LA Times's MATT PEARCE: "In an effort to reduce mass incarceration, Cory Booker wants to reform the clemency powers of the White House and shorten federal prison sentences for as many as 20,000 nonviolent drug offenders, according to a proposal unveiled by the Democrat’s presidential campaign Thursday morning."


"On his first day in the Oval Office, Booker would launch clemency reviews for federal prisoners who have been convicted of marijuana-related offenses or who received especially lengthy sentences for having crack cocaine, a punishment that has landed most heavily on black Americans."


"The senator from New Jersey is proposing to reduce several thousand prisoners’ sentences to match more lenient sentencing minimums under the First Step Act signed by President Trump last year."


Pelosi: We'll impeach 'when we stop finding even more information'


The Chronicle's TAL KOPAN: "House Speaker Nancy Pelosi said Wednesday that if the House moves forward with impeachment proceedings, it will be because members are ready to vote to impeach President Trump. But she downplayed the likelihood that moment will ever arrive."


"When we stop finding even more information,” the San Francisco Democrat said when pressed where the line would be that would trigger impeachment. “This runs deep and every day we see more, so why would we stop with a less strong case? If you’re going to go down this path, you have to make it so clear."


"Many House Democrats have called for an impeachment inquiry as a way of strengthening their hand against Trump, who is resisting congressional subpoenas and exerting executive privilege over documents and witness testimony in a variety of investigations of his administration."


Eric Swalwell: Running for president 'if I'm still in it'


The Chronicle's TAL KOPAN: "Rep. Eric Swalwell says he will keep running for president as long as he’s “still in it,” but if he gets cut from the Democratic debate stage, he could seek to retain his East Bay congressional seat."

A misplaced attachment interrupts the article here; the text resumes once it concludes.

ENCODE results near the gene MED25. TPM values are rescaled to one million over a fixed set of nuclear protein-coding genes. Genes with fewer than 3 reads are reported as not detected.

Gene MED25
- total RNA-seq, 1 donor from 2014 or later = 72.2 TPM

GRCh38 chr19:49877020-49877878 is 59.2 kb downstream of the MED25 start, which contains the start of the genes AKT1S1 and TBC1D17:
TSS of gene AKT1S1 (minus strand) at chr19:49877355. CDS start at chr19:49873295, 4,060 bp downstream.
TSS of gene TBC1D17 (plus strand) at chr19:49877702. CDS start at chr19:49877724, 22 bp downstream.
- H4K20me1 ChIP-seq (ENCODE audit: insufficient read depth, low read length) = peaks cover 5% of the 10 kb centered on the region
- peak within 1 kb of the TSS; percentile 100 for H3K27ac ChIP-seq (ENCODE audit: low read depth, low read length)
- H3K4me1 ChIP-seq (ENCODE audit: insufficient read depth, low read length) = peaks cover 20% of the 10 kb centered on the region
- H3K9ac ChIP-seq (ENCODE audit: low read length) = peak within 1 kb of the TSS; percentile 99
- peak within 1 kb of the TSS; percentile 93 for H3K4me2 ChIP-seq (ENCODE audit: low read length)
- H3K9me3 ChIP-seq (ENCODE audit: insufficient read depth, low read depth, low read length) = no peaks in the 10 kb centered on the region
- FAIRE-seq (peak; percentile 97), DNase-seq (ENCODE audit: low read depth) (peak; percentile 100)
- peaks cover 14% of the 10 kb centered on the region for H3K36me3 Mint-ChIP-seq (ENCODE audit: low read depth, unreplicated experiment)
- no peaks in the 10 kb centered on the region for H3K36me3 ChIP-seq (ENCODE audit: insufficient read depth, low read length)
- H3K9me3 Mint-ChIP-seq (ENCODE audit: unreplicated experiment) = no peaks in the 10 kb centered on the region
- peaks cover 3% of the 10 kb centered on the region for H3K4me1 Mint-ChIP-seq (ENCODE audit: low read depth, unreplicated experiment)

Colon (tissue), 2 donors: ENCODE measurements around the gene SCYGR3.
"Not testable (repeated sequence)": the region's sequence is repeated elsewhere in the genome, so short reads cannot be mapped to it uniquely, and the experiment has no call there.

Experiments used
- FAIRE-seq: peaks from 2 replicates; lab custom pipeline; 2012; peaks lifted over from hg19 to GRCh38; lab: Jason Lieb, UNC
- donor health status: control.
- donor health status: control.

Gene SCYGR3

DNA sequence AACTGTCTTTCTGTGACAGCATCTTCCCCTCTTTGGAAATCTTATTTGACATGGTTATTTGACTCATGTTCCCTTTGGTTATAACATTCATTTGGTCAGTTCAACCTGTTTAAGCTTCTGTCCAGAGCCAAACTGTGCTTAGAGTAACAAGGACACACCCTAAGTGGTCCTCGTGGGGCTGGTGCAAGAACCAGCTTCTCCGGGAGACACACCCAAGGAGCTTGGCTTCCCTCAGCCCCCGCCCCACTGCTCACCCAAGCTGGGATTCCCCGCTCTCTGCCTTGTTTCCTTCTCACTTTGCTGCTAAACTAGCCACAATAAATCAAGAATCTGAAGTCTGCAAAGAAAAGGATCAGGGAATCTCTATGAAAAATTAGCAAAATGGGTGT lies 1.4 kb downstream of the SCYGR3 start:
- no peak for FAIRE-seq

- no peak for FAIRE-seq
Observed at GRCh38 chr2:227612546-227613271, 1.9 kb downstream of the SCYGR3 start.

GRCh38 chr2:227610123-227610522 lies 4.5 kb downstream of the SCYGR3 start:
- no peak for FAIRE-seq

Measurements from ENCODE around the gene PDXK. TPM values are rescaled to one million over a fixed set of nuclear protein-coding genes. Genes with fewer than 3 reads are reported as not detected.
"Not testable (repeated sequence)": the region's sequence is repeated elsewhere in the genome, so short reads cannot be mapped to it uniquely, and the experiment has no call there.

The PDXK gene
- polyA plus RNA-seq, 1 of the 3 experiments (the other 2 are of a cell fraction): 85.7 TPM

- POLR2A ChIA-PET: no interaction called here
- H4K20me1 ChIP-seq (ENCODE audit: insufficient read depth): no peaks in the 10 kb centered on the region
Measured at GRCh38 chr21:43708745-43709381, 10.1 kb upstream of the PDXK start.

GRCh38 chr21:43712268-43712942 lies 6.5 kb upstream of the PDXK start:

"His deadline will be December — the last chance to register to run for Congress in California."


"The Dublin Democrat’s comments to The Chronicle echo what he told the Washington Post, noting that the criteria to qualify for the presidential debates will get stiffer in September. Swalwell narrowly qualified for the first debate June 27, but could lose his spot by a July debate if more candidates qualify and poll stronger than he does, or by September when the bar for making it onto the stage becomes higher."


Major homeless nonprofit plans to close 90-bed shelter after loss of state funding


Sacramento Bee's THERESA CLIFT/ALEXANDRA YOON-HENDRICKS: "A major homeless nonprofit will need to shut down 90 beds, a dining hall and a culinary training program at its Mather Community Campus in Rancho Cordova if it does not receive more funding by July 1, the nonprofit said Wednesday."


"It’s the largest cut facing Mather in its 23 years of operating, said Christie Holderegger of Volunteers of America."


"It’s going to be a huge impact to our community having up to 90 empty beds. It just doesn’t make sense.” Holderegger said."


Activists target Mayor Eric Garcetti with a recall campaign, citing homelessness crisis


LA Times's DAKOTA SMITH: "Los Angeles Mayor Eric Garcetti is being targeted for removal from office over his handling of the homelessness crisis."


"On Wednesday, Alexandra Datig, a political commentator who is leading the effort, told reporters at a news conference outside City Hall that the mayor was served with a notice of intent for recall — the first step of a long-shot attempt."


"He can’t handle the crisis,” said Datig, a registered Republican who described herself as longtime Angeleno frustrated by the surging number of people living on the street. “He needs to step down."